At the start of 2009 Carol Thatcher, journalist and daughter of a former Prime Minister, caused considerable offence by using the term ‘golliwog’ in connection with a French-Congolese tennis player and, as a result, she lost her post as a BBC presenter. Predictably, there was a great deal of media coverage, and a storm of protest and counter-protest over the use of a word first used in a children’s story and later associated with a brand of jam, but which in our modern world has come to be regarded as a term of racist abuse. The storm was revived shortly afterwards, when the younger son of the heir to the British Crown described a colleague in the army with another pair of offensive soubriquets. A number of well-known figures testified to the pain they had felt as children when subjected to such taunts. Words can do as much and possibly even more damage as sticks and stones. The pain of words lingers on, affecting people’s lives for years afterwards. Consequently, it is easy to see why so many argue that such words should never be used, and that there are certain words which have such painful associations and devastating effects that their use should be banned.
Although we accept the terrible power of words to wreak havoc, we take issue over whether it is possible or appropriate to ban them. Words are, after all, just words. It is the meanings we ascribe to them and the context in which we use them that make the difference. It is certain that the tabloid media tendency to go berserk over such stories as the alleged change of nursery rhyme words to ‘Baa Baa Green Sheep’ is antithetical to good relationships between ethnic and racialised groups and efforts to encourage more sensitive service delivery in health and social care as well as education. Some older readers may rememberwhen, in the 1980s, public libraries recalled and destroyed copies of the children’s book Little Black Sambo, which was written in India by Helen Bannerman at the end of the 19th century. At that time, some black academics and leaders warned that there was a danger that this would sanitise the past. Interestingly, Wikipedia reports that the controversy was even more marked in Japan, and that the character has recently been rehabilitated and has re-found his Indian roots. Holocaust deniers, who we learn still exist even at senior levels of the priesthood, are a menace if they can persuade us – or even argue – that such things could not or did not happen. It remains important that we do not try to deny our past and claim that there were never racist bones in our body. Only by remembering can we explain some of the inequalities that persist. At the same time, we can resist efforts to find newepithets or categories to conceal prejudice and discrimination. Moreover, in banning the use of certain words we effectively remove the language for understanding the past. The past becomes a sanitised domain in which no one ever said anything we might now consider incorrect, particularly if, in the modern world, they are picking up the pieces after centuries of oppression. The fact is that our ancestors used these words. Their world, their views and their experiences were not the same as ours, but they are a part of what we have become. It is therefore to their credit that certain groups have come to recognise this and have seen fit to appropriate, or even rehabilitate, words that were previously associated with their denigration (sic!). Thus the LGBT communities have taken up the word ‘gay’, meaning ‘good as you’, and, in the USA some black groups regard, and use, the ‘N word’ as a part of their heritage.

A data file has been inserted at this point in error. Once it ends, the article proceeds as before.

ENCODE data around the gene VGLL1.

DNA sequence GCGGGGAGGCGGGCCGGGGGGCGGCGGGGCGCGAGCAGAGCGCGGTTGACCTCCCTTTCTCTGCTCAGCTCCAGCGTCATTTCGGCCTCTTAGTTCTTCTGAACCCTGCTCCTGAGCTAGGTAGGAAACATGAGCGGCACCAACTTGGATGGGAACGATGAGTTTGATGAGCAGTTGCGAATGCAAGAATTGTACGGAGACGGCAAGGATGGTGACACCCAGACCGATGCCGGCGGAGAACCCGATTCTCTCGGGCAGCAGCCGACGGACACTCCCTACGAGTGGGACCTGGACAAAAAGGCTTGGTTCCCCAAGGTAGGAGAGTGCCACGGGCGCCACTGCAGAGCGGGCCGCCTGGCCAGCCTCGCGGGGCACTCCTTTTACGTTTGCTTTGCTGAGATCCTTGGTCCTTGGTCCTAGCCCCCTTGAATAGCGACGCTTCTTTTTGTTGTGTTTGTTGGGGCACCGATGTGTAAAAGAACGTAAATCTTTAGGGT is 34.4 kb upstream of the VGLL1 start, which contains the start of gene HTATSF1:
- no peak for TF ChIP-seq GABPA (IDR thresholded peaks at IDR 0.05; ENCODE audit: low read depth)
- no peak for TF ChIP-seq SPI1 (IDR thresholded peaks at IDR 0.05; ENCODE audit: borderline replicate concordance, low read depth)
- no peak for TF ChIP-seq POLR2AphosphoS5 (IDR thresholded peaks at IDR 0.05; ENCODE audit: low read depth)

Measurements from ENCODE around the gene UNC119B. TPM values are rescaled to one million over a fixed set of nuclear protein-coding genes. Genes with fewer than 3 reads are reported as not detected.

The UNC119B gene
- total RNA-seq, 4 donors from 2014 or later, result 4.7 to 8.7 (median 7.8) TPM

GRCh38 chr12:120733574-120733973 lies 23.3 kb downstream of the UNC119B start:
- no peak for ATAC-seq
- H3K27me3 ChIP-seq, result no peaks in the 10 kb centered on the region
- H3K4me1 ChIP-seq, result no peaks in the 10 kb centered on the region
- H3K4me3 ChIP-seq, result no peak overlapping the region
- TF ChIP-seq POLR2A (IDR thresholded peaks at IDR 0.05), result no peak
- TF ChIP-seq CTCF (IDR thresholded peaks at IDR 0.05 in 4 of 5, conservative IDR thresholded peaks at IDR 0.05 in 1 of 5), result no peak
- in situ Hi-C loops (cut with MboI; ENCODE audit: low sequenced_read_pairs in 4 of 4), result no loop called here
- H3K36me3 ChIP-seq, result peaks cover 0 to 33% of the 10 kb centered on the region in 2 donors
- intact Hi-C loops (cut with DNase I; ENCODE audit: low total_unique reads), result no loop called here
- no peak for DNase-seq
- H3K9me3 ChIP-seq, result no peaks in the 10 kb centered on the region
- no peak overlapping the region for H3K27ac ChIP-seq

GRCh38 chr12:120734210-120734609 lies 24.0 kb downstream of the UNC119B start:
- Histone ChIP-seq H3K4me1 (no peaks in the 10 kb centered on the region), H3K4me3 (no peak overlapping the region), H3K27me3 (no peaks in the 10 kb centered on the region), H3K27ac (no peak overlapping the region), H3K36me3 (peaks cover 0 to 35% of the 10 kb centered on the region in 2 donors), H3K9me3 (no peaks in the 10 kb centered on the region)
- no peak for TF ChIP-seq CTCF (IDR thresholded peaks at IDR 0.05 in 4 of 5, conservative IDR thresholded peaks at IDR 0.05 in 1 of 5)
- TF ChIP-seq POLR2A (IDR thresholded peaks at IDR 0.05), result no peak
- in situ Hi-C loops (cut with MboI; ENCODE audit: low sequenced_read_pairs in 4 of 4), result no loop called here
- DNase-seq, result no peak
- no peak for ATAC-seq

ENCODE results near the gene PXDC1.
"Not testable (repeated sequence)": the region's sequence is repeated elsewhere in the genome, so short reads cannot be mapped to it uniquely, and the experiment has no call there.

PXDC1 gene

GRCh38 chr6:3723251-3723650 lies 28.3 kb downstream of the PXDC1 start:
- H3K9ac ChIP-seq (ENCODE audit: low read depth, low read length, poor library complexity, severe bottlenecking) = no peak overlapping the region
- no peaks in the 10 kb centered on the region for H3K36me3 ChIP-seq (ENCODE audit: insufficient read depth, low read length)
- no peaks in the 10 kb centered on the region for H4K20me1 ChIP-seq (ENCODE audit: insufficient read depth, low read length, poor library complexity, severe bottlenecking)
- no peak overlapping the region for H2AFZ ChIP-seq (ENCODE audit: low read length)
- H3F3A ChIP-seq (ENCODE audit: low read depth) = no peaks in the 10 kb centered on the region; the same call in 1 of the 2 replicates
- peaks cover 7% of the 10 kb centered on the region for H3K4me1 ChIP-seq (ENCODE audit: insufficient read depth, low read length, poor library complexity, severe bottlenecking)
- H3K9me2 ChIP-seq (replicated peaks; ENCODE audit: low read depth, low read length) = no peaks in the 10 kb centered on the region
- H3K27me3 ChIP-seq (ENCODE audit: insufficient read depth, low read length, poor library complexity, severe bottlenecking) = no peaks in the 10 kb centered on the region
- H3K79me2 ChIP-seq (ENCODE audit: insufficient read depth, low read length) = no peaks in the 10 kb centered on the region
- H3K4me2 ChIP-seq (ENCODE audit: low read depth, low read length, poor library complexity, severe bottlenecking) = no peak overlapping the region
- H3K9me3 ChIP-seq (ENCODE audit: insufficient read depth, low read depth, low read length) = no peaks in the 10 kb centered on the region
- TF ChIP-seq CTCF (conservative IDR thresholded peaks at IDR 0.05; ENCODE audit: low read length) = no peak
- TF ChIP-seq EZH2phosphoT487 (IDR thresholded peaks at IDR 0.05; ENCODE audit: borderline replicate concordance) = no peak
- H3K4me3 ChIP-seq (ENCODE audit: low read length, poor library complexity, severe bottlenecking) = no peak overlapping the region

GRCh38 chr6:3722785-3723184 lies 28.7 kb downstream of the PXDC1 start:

These debates and denials, of course, are not confined to racialised groups and sexual orientation. More recently there was a furore over the appearance of a one-armed person as a children’s television presenter on CBeebies (https://news.sky.com/skynews/ Home/UK-news/Article/200902415227818?f=rss). The expressions of disgust were not attractive. It would appear that appearance is all, and that diversity – looking different – is unacceptable to some people, and may even be labelled as ‘disfigurement.’ As the opening speaker at a recent workshop in Coventry supported by the Appearance Research Consortium and Healing Foundation observed, she did not see herself in that way – other people might be different, but she was not inferior. Posters from the charity ‘Changing Faces’ (www.changingfaces.org.uk) make this point very clearly. We look forward to carrying papers from research into this strand of diversity, which may reveal more subtle forms of discrimination and inequality. In conclusion, then, we must recognise that although ‘political correctness’ may not be a substitute for, or equate to, cultural competence, at the same time cultural competence does require us to think carefully about the way we use language and labels. Political correctness may be more a way of concealing racist thought through avoidance of plain speaking than a way of understanding the complexity of diversity.
To understand ourselves we must first understand where we have come from. Those who ignore history, or who seek to sanitise it, do so at their peril. The past is not and never was an idyllic place – a great deal of it was brutish and vile, and it is no use pretending otherwise. If any of our readers has an hour or so to spare, and finds themselves on the south side of the river Thames, let them spend it in the Imperial War Museum, near Waterloo station, where the exhibition on crimes against humanity demonstrates what we are all still capable of – as observed by Fergal Keane:
The idea that the Germans were uniquely able to conduct a genocide against the Jews, that the Cambodians had some sort of germ inside themunder Pol Pot, or that the Rwandans were different, is wrong. We are all capable of that.’